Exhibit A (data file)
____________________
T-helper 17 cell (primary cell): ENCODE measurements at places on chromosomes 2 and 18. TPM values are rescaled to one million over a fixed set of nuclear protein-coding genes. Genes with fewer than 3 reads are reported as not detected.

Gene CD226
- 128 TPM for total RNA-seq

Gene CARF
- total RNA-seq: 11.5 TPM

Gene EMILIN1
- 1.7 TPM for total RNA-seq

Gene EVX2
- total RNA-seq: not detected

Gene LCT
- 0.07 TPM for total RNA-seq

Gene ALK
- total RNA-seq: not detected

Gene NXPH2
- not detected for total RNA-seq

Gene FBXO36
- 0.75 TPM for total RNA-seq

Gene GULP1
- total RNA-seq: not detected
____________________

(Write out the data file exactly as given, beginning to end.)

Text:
T-helper 17 cell (primary cell): ENCODE measurements at places on chromosomes 2 and 18. TPM values are rescaled to one million over a fixed set of nuclear protein-coding genes. Genes with fewer than 3 reads are reported as not detected.

Gene CD226
- 128 TPM for total RNA-seq

Gene CARF
- total RNA-seq: 11.5 TPM

Gene EMILIN1
- 1.7 TPM for total RNA-seq

Gene EVX2
- total RNA-seq: not detected

Gene LCT
- 0.07 TPM for total RNA-seq

Gene ALK
- total RNA-seq: not detected

Gene NXPH2
- not detected for total RNA-seq

Gene FBXO36
- 0.75 TPM for total RNA-seq

Gene GULP1
- total RNA-seq: not detected